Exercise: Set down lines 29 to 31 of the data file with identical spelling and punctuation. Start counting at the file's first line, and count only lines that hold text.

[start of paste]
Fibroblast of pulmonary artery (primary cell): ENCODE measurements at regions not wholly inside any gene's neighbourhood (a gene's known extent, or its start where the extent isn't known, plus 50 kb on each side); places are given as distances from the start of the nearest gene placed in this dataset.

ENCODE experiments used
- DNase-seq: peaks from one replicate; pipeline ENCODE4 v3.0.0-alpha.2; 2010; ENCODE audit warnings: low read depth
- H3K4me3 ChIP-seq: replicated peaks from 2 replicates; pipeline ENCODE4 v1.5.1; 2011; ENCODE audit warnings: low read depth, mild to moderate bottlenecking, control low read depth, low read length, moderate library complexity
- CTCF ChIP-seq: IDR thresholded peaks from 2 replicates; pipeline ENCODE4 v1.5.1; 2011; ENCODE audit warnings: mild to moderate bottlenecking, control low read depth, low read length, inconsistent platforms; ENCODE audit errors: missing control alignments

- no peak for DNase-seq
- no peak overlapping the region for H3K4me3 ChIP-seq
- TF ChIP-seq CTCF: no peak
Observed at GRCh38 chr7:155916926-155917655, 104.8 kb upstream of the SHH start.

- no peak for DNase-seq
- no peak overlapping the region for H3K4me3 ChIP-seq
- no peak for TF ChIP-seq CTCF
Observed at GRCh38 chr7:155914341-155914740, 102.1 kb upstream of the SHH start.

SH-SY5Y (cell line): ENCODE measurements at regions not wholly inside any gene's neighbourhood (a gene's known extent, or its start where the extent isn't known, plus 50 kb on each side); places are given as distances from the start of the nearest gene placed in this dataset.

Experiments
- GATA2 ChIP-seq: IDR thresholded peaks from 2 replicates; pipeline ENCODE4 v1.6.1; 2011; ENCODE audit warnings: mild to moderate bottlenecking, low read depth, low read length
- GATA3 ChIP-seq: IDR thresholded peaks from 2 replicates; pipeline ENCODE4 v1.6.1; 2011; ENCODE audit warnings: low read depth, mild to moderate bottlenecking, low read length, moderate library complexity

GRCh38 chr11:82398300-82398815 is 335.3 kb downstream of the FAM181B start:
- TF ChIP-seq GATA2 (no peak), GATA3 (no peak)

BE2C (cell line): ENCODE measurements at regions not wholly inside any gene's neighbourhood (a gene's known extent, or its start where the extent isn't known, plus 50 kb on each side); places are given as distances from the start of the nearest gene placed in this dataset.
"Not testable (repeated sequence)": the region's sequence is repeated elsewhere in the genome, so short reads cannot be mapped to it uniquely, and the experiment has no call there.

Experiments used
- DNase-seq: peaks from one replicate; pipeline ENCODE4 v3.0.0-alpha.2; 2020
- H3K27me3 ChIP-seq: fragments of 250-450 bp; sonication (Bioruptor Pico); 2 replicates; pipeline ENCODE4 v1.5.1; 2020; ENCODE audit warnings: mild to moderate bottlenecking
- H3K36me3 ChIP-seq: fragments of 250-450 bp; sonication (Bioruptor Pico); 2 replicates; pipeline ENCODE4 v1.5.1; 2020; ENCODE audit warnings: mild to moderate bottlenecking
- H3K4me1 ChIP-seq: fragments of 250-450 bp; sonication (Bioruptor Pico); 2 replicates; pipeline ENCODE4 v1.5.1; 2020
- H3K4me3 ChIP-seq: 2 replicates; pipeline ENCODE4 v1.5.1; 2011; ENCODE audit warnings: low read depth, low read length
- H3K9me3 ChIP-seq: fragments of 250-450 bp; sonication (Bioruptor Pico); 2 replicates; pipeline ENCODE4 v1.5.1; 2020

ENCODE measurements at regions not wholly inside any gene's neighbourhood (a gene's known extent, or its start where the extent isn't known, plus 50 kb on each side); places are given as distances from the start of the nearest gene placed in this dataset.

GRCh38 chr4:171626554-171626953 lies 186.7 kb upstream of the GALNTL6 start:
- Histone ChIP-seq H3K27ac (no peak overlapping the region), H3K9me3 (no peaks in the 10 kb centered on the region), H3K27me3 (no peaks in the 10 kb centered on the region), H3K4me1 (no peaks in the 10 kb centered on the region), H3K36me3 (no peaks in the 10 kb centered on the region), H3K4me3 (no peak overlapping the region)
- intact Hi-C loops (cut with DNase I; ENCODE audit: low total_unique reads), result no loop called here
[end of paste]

ENCODE measurements at regions not wholly inside any gene's neighbourhood (a gene's known extent, or its start where the extent isn't known, plus 50 kb on each side); places are given as distances from the start of the nearest gene placed in this dataset.

GRCh38 chr4:171626554-171626953 lies 186.7 kb upstream of the GALNTL6 start:
- Histone ChIP-seq H3K27ac (no peak overlapping the region), H3K9me3 (no peaks in the 10 kb centered on the region), H3K27me3 (no peaks in the 10 kb centered on the region), H3K4me1 (no peaks in the 10 kb centered on the region), H3K36me3 (no peaks in the 10 kb centered on the region), H3K4me3 (no peak overlapping the region)